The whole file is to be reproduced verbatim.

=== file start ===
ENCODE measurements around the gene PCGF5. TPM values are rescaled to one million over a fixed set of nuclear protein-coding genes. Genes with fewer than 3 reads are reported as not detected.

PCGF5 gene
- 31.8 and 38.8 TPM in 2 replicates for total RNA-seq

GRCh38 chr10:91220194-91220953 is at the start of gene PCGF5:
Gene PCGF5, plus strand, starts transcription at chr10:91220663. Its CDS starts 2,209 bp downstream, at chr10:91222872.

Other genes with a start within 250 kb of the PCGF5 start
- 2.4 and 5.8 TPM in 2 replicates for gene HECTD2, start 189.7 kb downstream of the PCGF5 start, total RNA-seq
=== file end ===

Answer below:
ENCODE measurements around the gene PCGF5. TPM values are rescaled to one million over a fixed set of nuclear protein-coding genes. Genes with fewer than 3 reads are reported as not detected.

PCGF5 gene
- 31.8 and 38.8 TPM in 2 replicates for total RNA-seq

GRCh38 chr10:91220194-91220953 is at the start of gene PCGF5:
Gene PCGF5, plus strand, starts transcription at chr10:91220663. Its CDS starts 2,209 bp downstream, at chr10:91222872.

Other genes with a start within 250 kb of the PCGF5 start
- 2.4 and 5.8 TPM in 2 replicates for gene HECTD2, start 189.7 kb downstream of the PCGF5 start, total RNA-seq